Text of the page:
What is the point of gauging the environmental impact of a dam before it is built? Not a lot, if a row over a proposed hydroelectric scheme in Belize is anything to go by.
A group of leading biologists reckon the Chalillo dam would destroy an area of rainforest containing rare and threatened species. But the companies that commissioned the biologists' report are not following its recommendation that the dam should not be built, one of the report's authors told New Scientist.
The dispute has highlighted growing concerns over the value placed on "environmental impact assessments". Last year, a report by the World Commission on Dams warned that recommendations about whether a
dam should go ahead are no longer welcomed - contrary to the intention when EIAs were introduced in the 1970s.
Instead, EIAs have evolved into devices "to render dams acceptable when the decision to proceed has already been taken" by recommending ways to lessen their impact, says the commission.
"Ignored or rubbished"
Scientists from the Natural History Museum in London conducted an EIA of the proposed dam project, which is scheduled to start construction in January in the former British colony of Belize in Central America. In their official report, the researchers say that the Chalillo dam would do irreparable harm to one of the most biologically rich and diverse regions left in Central America, and they "highly recommend" that the scheme be dropped.
"What is the point of scientists undertaking environmental assessments if they are ignored or rubbished rather than being taken into proper consideration?" asks Alastair Rogers, a co-author of the report.
The proposed 35-metre dam is to be built on a remote stretch of Belize's Macal River and produce electricity for the surrounding provinces. It would flood 11 square kilometres of the river's pristine forested flood plain in remote mountains near the border with Guatemala.
The area contains rare species such as jaguar, Baird's tapir, Morelet's crocodile, ocelot, howler monkey and a population of 60 to 100 scarlet macaws--a subspecies of parrot of which fewer than a thousand remain worldwide. The report says the dam would "cause a rapid reduction and probable eventual extirpation" of the birds.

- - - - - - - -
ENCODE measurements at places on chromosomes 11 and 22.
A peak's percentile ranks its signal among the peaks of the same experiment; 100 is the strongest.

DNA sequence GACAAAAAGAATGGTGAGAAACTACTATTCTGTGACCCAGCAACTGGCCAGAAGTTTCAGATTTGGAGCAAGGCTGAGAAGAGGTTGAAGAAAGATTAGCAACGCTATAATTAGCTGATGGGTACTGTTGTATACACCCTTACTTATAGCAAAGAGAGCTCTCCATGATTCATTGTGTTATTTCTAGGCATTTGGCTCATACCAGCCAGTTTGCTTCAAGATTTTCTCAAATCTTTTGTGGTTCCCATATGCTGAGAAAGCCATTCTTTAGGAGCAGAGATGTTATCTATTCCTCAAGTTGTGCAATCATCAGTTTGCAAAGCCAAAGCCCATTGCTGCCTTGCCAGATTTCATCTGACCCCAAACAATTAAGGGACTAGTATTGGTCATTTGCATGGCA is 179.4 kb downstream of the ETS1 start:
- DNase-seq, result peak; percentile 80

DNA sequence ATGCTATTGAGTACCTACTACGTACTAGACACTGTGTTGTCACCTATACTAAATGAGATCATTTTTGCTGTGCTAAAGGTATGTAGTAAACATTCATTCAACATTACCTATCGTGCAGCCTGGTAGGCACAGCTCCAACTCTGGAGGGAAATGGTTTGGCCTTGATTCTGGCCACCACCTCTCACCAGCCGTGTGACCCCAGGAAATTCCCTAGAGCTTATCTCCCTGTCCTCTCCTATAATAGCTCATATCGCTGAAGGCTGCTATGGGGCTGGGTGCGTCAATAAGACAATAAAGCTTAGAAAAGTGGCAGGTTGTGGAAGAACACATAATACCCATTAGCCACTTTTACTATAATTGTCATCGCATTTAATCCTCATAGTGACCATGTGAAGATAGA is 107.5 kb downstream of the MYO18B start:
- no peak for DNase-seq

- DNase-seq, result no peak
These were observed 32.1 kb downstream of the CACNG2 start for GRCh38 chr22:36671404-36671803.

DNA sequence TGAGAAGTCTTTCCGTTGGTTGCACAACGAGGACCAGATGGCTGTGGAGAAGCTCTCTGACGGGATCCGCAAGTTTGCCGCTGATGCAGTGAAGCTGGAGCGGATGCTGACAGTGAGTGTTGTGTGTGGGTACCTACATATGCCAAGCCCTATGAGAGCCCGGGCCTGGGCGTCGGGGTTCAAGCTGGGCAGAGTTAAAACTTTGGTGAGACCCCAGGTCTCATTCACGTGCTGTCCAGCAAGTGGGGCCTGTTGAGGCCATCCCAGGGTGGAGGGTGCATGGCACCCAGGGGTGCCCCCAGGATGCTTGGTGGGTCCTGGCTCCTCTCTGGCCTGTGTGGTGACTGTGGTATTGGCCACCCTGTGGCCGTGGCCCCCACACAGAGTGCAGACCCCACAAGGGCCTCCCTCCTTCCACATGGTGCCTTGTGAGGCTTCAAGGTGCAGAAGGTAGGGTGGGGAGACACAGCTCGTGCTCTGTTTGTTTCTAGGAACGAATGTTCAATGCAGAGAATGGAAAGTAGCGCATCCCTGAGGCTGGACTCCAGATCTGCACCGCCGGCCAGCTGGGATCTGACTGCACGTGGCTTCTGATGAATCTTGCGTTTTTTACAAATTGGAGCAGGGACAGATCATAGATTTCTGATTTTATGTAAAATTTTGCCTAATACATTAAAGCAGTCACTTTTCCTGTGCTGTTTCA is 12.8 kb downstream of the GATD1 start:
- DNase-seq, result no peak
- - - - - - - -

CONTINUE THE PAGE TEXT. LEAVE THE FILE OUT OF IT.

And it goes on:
The Canadian arm of the British engineering firm AMEC, a consultant on the construction of the $30 million project, commissioned the Natural History Museum to analyse the impact of the dam on wildlife as part of a wider EIA. The company has shunted its 105-page report into an appendix to the five-volume assessment, prefaced with a warning
saying that it is "a draft report, and readers should formulate their conclusions accordingly".
But Rogers told New Scientist: "There are many scientists who are deeply concerned about this project and believe the facts speak for themselves." Rogers, a colonel in the British Royal Marine Reserve, has led five scientific expeditions to the dam region.
AMEC denies trying to bury the report. Fortis, the Canadian company that runs Belize's electricity industry and will own the dam, says that the report contains significant inaccuracies, including false claims that several species are endangered. The scientists deny this.
Fortis chief executive Stanley Marshall also recently claimed on Canadian radio that "from the time this report went to Britain it has been continuously leaked to environment groups and influenced by them".
But Rogers denies that activists have influenced the report. In a letter to the Belize government in September he said: "It is absolutely clear that constructing a dam at Chalillo would cause major, irreversible negative environmental impacts and destroy many important archaeological sites."
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